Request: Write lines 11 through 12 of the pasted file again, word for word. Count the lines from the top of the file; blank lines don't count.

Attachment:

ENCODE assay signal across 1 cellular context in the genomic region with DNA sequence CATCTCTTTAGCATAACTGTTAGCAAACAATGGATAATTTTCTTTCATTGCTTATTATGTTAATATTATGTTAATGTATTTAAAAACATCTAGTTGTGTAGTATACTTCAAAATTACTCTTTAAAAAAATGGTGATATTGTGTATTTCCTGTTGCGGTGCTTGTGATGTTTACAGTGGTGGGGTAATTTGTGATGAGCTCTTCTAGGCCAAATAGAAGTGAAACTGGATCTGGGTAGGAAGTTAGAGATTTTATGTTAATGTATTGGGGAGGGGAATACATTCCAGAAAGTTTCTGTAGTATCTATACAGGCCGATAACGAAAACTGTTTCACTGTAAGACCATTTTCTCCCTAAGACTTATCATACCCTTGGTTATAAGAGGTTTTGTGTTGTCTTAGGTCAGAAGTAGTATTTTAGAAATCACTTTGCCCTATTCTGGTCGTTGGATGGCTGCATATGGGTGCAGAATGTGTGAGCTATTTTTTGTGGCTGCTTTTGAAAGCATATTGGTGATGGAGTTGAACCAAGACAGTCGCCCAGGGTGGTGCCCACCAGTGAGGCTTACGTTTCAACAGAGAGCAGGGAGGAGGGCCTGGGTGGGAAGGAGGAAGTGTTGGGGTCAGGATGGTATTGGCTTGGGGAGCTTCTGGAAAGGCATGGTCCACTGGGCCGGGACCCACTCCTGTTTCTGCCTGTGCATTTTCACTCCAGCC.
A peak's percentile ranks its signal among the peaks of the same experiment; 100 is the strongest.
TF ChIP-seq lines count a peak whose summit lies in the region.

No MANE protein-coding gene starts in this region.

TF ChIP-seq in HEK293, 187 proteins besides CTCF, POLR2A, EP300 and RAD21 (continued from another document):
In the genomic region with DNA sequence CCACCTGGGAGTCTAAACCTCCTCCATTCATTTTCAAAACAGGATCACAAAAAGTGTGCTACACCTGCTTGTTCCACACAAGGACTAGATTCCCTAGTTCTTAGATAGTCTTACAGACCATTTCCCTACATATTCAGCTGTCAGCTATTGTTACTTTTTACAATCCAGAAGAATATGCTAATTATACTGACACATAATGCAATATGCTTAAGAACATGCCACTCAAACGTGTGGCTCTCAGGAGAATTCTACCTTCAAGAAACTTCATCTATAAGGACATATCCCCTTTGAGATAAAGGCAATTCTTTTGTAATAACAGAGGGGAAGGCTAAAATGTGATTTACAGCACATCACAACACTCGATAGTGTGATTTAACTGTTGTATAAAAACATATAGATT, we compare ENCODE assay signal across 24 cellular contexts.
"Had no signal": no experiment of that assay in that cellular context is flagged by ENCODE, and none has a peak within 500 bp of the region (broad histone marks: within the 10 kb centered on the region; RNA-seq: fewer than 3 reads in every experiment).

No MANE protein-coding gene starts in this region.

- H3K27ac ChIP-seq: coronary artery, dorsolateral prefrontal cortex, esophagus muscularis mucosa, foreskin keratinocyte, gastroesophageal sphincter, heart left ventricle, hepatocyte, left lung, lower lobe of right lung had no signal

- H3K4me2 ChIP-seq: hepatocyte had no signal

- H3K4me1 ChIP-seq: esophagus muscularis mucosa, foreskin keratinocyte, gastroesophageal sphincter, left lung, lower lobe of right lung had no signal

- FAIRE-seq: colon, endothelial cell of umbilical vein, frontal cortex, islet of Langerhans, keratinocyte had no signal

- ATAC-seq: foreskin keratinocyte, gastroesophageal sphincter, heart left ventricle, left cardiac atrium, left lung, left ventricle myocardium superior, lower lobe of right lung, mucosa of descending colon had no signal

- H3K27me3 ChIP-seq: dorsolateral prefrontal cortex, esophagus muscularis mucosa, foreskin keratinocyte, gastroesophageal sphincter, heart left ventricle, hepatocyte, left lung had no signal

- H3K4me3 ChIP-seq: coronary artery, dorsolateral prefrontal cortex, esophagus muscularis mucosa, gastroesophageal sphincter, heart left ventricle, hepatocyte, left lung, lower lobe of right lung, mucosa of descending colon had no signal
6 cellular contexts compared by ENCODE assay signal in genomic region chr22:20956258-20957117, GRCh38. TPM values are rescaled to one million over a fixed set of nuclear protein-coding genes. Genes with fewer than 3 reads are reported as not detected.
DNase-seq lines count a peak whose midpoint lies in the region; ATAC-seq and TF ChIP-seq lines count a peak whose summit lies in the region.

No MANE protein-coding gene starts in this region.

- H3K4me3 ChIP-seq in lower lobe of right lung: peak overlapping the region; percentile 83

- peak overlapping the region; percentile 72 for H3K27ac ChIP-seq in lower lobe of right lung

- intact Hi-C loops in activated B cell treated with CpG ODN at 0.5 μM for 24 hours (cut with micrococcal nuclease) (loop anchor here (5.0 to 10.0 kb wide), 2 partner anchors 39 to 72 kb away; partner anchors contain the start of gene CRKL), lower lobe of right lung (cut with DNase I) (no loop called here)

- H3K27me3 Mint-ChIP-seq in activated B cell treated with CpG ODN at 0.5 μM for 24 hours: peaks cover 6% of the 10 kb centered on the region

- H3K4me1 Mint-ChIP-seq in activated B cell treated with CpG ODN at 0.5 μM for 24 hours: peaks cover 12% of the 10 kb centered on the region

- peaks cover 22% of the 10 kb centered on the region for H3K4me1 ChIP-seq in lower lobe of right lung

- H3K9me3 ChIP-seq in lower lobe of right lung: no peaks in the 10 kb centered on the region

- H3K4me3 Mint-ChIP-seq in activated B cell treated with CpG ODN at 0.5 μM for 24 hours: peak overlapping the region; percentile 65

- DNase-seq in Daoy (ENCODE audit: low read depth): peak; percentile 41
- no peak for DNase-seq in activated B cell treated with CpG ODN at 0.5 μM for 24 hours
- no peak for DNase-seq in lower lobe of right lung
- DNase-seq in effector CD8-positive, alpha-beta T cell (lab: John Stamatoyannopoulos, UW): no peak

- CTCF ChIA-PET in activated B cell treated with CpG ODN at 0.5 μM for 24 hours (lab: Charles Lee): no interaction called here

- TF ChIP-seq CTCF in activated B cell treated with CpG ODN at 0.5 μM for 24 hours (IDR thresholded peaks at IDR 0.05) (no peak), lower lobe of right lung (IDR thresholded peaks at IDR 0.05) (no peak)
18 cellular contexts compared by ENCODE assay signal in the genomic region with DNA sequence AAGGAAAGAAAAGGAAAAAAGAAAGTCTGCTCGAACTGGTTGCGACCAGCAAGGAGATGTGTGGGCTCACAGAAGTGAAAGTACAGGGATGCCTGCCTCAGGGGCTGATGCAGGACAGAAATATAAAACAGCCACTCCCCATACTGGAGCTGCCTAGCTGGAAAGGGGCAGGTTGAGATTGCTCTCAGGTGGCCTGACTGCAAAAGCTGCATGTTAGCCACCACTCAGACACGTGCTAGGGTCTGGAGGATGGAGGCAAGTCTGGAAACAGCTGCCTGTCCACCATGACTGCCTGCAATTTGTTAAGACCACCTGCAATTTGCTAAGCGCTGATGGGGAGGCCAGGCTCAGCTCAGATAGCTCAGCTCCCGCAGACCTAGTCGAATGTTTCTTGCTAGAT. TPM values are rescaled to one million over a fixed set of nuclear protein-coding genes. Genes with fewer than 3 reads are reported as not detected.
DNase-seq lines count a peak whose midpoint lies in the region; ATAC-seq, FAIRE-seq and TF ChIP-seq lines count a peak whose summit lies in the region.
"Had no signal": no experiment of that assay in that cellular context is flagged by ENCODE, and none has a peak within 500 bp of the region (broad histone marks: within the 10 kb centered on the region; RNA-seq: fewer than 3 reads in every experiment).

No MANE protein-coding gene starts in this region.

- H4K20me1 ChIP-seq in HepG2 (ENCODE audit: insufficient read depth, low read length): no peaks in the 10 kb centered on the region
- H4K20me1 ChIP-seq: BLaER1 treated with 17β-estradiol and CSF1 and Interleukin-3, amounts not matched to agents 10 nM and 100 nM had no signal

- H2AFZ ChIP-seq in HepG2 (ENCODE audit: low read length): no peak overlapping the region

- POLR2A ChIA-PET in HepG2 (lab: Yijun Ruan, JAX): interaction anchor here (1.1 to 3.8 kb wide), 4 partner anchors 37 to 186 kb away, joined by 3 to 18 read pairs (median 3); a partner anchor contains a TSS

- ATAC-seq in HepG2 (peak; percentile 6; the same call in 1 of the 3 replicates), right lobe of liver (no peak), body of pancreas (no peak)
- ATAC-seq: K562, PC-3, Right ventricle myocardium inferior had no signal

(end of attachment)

- H3K4me1 ChIP-seq: esophagus muscularis mucosa, foreskin keratinocyte, gastroesophageal sphincter, left lung, lower lobe of right lung had no signal

- FAIRE-seq: colon, endothelial cell of umbilical vein, frontal cortex, islet of Langerhans, keratinocyte had no signal